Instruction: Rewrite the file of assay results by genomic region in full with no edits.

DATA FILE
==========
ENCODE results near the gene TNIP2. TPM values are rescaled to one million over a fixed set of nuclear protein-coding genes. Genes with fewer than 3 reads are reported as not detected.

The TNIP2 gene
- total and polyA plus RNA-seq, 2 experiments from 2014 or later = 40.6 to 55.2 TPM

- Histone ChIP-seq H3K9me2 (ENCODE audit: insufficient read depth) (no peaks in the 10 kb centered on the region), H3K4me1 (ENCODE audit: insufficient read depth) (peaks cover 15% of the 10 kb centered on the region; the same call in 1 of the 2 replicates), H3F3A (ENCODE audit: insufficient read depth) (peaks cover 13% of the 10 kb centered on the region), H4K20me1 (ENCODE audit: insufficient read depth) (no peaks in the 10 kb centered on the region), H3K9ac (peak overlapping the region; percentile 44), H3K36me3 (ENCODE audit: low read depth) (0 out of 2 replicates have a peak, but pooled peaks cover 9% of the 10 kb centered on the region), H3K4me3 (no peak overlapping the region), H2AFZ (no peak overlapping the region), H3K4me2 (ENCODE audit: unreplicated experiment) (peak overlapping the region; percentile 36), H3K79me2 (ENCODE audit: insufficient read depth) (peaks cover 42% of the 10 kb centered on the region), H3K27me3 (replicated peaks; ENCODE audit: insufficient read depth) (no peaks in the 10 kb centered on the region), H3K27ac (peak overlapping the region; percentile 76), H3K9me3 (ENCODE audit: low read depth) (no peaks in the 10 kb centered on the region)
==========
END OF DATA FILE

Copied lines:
ENCODE results near the gene TNIP2. TPM values are rescaled to one million over a fixed set of nuclear protein-coding genes. Genes with fewer than 3 reads are reported as not detected.

The TNIP2 gene
- total and polyA plus RNA-seq, 2 experiments from 2014 or later = 40.6 to 55.2 TPM

- Histone ChIP-seq H3K9me2 (ENCODE audit: insufficient read depth) (no peaks in the 10 kb centered on the region), H3K4me1 (ENCODE audit: insufficient read depth) (peaks cover 15% of the 10 kb centered on the region; the same call in 1 of the 2 replicates), H3F3A (ENCODE audit: insufficient read depth) (peaks cover 13% of the 10 kb centered on the region), H4K20me1 (ENCODE audit: insufficient read depth) (no peaks in the 10 kb centered on the region), H3K9ac (peak overlapping the region; percentile 44), H3K36me3 (ENCODE audit: low read depth) (0 out of 2 replicates have a peak, but pooled peaks cover 9% of the 10 kb centered on the region), H3K4me3 (no peak overlapping the region), H2AFZ (no peak overlapping the region), H3K4me2 (ENCODE audit: unreplicated experiment) (peak overlapping the region; percentile 36), H3K79me2 (ENCODE audit: insufficient read depth) (peaks cover 42% of the 10 kb centered on the region), H3K27me3 (replicated peaks; ENCODE audit: insufficient read depth) (no peaks in the 10 kb centered on the region), H3K27ac (peak overlapping the region; percentile 76), H3K9me3 (ENCODE audit: low read depth) (no peaks in the 10 kb centered on the region)